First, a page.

Next came Close Encounters of the Third Kind, a stark contrast to the prior commercial enterprise entry. The arrangement was elastic, beginning Avant Garde with symphonic noise before morphing into hopeful, romantic melody. It was something coming into focus, like a mountain that keeps appearing in the mind, and finally, it is right there, turning chaos into sense. This is also the moment, when I began to cry. There was something about this arrangement, a condensed version of everything I love about this score, and hearing it performed in this way, it just made me tear up. It’s the power of John Williams.

From here we went out to sea with a jaunty fugue from “Jaws,” because why do the main theme when you can twist it up a little and explore other elements of the score. But enough about killer sharks, it was time to hang with our good friend Harry Potter for a set of three pieces. In the performance of “Hedwig’s Theme” there was a nuance revealed throughout the performance. The way in which a little light string wistfully breezes in: it is arrival personified. Then it was Fawkes theme, a less obvious choice, which showed off Williams’ penchant for wonder. But it was the performance of “Harry’s Wondrous World” that showcased everything. This piece is a collection of things colliding. Proper announcing English horns, Hungarian Rhapsodies and American film music all coming together and looping between in texture and form.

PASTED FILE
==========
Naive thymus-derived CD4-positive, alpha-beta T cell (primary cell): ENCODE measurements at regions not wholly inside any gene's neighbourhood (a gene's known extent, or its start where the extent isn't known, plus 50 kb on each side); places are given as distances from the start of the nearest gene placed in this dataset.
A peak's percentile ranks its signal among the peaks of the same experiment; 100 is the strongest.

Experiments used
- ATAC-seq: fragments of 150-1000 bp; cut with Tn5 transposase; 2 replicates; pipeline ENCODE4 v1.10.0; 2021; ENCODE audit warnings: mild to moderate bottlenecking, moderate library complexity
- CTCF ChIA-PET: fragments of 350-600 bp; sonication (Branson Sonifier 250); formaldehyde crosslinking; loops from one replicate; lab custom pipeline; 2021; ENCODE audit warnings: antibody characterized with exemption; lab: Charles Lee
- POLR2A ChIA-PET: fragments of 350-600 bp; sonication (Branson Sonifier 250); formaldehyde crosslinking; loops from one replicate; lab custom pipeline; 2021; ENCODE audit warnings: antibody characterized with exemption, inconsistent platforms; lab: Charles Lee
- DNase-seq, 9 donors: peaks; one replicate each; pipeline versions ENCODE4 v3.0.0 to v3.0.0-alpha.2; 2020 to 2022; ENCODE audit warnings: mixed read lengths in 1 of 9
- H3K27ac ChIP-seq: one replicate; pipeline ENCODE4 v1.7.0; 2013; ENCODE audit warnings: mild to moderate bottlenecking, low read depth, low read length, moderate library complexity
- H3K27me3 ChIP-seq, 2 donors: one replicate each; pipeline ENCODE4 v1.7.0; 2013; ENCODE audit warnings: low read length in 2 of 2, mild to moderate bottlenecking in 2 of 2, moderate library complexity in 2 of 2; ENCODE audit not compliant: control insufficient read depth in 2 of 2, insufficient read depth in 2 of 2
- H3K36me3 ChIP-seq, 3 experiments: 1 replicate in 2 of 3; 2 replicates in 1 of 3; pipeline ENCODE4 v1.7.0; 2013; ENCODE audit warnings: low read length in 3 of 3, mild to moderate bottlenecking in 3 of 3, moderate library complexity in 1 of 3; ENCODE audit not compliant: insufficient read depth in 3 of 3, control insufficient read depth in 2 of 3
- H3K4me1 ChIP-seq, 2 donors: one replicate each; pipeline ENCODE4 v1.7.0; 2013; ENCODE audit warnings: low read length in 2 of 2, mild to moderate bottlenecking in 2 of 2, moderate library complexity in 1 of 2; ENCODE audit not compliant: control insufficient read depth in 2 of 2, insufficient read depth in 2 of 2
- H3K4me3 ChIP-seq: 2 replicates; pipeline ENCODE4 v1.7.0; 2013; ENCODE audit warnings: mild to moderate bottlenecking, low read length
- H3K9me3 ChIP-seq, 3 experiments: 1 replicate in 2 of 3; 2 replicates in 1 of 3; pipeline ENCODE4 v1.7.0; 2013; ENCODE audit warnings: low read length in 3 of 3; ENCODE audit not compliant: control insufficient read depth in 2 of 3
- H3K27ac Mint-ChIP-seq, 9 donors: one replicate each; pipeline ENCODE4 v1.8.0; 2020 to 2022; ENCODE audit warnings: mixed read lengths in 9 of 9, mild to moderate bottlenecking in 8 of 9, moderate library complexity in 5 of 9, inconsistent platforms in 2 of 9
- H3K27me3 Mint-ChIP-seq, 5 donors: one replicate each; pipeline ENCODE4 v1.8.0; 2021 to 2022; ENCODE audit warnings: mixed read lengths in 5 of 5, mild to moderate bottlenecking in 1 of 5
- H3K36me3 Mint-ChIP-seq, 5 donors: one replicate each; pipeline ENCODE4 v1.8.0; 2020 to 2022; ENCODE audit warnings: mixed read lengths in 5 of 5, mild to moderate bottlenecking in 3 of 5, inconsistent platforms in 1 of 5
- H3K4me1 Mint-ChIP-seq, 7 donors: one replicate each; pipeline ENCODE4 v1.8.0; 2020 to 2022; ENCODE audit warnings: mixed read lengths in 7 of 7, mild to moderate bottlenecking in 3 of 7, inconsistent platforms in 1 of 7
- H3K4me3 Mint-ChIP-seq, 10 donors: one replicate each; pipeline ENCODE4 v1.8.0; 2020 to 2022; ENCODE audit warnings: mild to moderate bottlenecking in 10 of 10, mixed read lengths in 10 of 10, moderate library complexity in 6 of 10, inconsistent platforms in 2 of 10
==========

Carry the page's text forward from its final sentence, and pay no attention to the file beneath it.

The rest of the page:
Then, a perfect choice for Holocaust Remembrance Day*, came a little “Schindler’s List”. Soloist Simone Porter cued up that sad violin and broke all our hearts with her performance. But don’t worry, then it was back to Universal Studios for “E.T.: The Extra-Terrestrial”, a theme that just screams “THE MOVIES!”

Now, I love Hook as much as the next 90s kid, but “Return to Neverland” is the one piece in the program that didn’t quite make sense to me. As this is a retrospective, why not include one of his jazzier themes like “Catch Me If You Can” or “The Terminal”? This theme is in the same vein as a Harry Potter or an E.T. and ultimately was a beautiful performance, but to include something from a totally different genre of film would have rounded out the selections.